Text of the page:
Sunday, August 10, 2008

The Canasta Queen

I was raised sitting around a table playing canasta with my parents, siblings, and grandparents. Sometimes my Aunt Dot, Uncle Jack, and my cousins would join us or we would all go to their home. I learned to play with two people or as many as eight people in a game. It was family fun with everyone trying to choose the best playing partner, and the kids all being buddied up with grown ups to learn from their experience.

We usually had a big southern style supper of chicken or catfish if my dad, granddad, and uncle had gone fishing that day. My mom, grandmother, and aunt made jell-o salads, fruit, vegetables; dessert was homemade cakes, pies, cookies, ice cream or all of the above. When the kids got bored or tired out, we slowly dropped out of the card game and retreated to other rooms to play with our toys and games.

Mom and dad began playing aggravation with Uncle Leonard and Aunt Faye on their trips to Missouri. Then it became the game of choice. Mary played every week with our parents and it was a battle of wills between dad and Mary who could out-throw the other with dice and knock the other one back to the starting point. My dad played until several months before his death when he was confined to a hospital bed at home. We put the game away after my dad passed away because my mom found no pleasure in playing without my dad.

When my mom celebrated her ninetieth birthday five months after my dad died, I flew to California to help her celebrate. Everyone had gone home one night and we were sitting in the living room reminiscing about when I grew up and things my children learned from me that I had learned from my parents. Somehow we started talking about the canasta games we used to play and how Kelly is the only one of my kids that knows how to play.

Mom said she wasn’t sure she remembered how to play since it had been so long ago since she had played a game. Mom found two decks of cards and we decided to give it a try. We made mistakes then would realize our errors and go on to the next game and the next, and the next. About 3:00 AM we gave it up and went to bed. That night the “Canasta Queen” was revealed (mom).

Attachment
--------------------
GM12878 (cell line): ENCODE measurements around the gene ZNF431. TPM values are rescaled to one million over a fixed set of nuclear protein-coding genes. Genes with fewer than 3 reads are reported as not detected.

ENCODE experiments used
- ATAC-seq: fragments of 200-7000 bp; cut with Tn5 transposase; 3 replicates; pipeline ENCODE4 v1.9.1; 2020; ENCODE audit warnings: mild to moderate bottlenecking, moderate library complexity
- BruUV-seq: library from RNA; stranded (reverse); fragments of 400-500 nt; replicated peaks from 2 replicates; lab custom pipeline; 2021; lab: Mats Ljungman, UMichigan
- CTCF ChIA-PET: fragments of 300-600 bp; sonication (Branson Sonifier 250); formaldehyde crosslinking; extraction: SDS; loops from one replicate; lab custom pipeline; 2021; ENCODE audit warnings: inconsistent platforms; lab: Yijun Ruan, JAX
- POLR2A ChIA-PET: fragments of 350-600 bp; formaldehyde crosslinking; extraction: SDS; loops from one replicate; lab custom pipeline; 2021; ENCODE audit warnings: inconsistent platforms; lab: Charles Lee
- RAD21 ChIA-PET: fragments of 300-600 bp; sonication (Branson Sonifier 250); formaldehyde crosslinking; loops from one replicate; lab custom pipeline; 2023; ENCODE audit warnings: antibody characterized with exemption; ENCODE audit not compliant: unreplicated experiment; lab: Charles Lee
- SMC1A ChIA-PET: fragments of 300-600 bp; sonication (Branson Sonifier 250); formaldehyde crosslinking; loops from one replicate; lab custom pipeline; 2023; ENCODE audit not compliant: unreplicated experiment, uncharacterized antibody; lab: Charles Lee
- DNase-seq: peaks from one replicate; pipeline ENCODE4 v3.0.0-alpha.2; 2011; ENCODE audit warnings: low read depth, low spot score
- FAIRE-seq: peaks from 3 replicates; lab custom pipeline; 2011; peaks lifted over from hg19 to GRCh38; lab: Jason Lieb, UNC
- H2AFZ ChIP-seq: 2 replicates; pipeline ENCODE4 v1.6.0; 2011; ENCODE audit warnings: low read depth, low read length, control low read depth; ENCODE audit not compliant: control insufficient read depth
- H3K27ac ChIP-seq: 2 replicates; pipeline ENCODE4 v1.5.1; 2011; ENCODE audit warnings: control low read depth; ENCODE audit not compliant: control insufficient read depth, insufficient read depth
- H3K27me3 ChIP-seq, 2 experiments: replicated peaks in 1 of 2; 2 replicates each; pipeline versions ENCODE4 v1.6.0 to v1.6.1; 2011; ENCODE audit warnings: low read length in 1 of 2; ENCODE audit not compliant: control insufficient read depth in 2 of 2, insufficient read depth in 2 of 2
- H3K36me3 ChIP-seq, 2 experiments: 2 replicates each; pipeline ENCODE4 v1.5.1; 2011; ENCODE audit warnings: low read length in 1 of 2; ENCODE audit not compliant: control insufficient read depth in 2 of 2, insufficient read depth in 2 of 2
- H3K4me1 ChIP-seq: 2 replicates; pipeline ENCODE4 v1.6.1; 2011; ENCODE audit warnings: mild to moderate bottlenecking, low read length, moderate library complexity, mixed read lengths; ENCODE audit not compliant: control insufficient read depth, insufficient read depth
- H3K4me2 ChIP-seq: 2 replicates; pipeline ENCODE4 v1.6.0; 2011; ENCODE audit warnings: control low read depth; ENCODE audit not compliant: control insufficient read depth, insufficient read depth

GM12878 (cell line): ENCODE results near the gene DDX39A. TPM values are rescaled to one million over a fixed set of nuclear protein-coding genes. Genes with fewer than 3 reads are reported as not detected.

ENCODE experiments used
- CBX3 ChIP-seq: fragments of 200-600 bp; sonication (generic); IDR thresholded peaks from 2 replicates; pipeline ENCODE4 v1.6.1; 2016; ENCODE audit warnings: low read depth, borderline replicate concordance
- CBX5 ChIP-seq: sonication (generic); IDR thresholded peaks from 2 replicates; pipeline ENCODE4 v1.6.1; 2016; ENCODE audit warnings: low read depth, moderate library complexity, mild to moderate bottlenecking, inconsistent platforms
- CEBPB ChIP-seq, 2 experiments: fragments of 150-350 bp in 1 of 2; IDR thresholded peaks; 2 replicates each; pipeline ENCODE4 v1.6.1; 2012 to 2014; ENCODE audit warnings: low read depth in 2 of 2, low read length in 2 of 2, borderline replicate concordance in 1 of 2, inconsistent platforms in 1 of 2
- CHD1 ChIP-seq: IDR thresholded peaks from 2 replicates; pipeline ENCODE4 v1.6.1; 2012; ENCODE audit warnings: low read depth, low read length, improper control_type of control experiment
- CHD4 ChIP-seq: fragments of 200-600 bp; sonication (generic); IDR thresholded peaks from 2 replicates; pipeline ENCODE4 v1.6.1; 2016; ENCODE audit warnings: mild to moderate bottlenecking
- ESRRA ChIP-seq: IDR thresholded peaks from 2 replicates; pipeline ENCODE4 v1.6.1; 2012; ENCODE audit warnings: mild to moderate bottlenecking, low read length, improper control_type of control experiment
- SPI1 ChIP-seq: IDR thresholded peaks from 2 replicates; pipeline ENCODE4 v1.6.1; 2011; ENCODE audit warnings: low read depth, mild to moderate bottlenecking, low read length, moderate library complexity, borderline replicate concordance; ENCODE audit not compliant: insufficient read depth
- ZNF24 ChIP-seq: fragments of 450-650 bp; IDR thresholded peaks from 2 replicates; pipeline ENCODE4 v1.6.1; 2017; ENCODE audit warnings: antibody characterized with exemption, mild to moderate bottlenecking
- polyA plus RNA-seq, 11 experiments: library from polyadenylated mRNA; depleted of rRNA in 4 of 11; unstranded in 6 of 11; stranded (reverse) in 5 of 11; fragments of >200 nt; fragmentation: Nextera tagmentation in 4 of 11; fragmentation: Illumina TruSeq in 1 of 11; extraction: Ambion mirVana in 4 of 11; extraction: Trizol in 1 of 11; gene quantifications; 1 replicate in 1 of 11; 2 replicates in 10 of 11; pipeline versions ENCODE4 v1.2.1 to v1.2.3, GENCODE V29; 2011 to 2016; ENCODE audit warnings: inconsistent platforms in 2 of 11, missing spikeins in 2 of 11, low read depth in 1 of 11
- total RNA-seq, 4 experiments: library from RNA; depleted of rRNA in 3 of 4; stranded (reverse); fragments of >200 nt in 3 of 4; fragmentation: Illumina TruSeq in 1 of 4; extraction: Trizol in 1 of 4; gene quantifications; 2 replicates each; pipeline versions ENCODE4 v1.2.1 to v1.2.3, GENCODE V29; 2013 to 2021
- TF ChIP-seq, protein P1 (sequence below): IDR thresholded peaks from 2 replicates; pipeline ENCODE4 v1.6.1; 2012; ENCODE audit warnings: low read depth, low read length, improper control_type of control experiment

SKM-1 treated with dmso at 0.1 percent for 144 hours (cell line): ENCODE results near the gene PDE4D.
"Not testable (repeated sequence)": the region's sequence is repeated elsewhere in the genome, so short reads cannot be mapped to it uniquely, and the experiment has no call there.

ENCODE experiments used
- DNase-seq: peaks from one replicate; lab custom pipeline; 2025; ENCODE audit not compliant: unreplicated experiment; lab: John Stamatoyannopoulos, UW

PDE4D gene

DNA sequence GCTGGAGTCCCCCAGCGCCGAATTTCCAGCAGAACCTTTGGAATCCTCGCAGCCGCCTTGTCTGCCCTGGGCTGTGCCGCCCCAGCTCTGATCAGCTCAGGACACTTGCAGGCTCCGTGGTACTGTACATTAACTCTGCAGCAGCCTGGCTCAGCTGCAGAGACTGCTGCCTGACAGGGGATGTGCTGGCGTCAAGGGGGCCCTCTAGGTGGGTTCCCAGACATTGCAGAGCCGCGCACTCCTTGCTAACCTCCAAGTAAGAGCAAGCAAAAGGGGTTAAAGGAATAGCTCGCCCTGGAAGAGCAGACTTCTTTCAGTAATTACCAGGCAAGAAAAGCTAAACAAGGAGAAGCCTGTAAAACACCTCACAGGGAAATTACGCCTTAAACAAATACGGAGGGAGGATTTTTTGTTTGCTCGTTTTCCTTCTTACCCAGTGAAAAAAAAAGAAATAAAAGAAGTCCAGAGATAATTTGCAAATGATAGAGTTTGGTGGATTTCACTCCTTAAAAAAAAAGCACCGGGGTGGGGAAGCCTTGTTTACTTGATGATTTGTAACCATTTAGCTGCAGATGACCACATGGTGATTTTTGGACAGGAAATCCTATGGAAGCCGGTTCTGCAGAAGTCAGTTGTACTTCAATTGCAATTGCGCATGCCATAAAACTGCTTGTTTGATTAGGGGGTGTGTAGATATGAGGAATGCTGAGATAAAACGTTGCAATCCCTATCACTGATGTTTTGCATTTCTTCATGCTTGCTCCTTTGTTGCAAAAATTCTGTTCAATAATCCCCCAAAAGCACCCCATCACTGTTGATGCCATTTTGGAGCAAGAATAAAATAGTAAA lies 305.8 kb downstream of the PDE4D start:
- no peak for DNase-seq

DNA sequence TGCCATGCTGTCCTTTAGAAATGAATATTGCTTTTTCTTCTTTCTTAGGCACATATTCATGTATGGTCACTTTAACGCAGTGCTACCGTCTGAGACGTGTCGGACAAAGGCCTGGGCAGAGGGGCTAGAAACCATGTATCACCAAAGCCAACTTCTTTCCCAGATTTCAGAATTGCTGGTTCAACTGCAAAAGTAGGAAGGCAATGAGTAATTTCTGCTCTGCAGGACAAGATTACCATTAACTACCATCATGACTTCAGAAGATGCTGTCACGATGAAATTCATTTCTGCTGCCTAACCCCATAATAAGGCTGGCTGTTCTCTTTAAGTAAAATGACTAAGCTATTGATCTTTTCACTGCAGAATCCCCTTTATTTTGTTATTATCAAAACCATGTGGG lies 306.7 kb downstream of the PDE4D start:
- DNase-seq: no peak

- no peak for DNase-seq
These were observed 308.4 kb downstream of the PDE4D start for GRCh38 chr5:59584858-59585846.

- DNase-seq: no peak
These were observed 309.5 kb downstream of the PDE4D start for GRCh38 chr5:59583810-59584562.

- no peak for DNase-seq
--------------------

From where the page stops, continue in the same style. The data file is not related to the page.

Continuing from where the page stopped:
My sister Mary dropped in later the next day, amazed that we had played cards most of the night. Mary was even more amazed to find out we stayed up half the night, again, playing cards. Well, the third night Mary joined us. Mom and I found out we still had a few of the rules wrong but we were having fun. The rest of the trip was spent around the table watching my mom begin to smile again. The long lonely days of grieving were slowly passing. Mom will always miss my dad but the healing process had begun. I flew home a few days later, but Mary still continues to play canasta with my mom every week.

Mary warmed me this trip that I would have to keep an eye on mom because she can go out and win the game before you even have a chance to get started. It is a pleasant way to spend the evening playing cards and laughing, spending time with my mom and sister. Mary keeps a score book and at the top of each page for a new game, she records the date, the weather, and anything special for that day.

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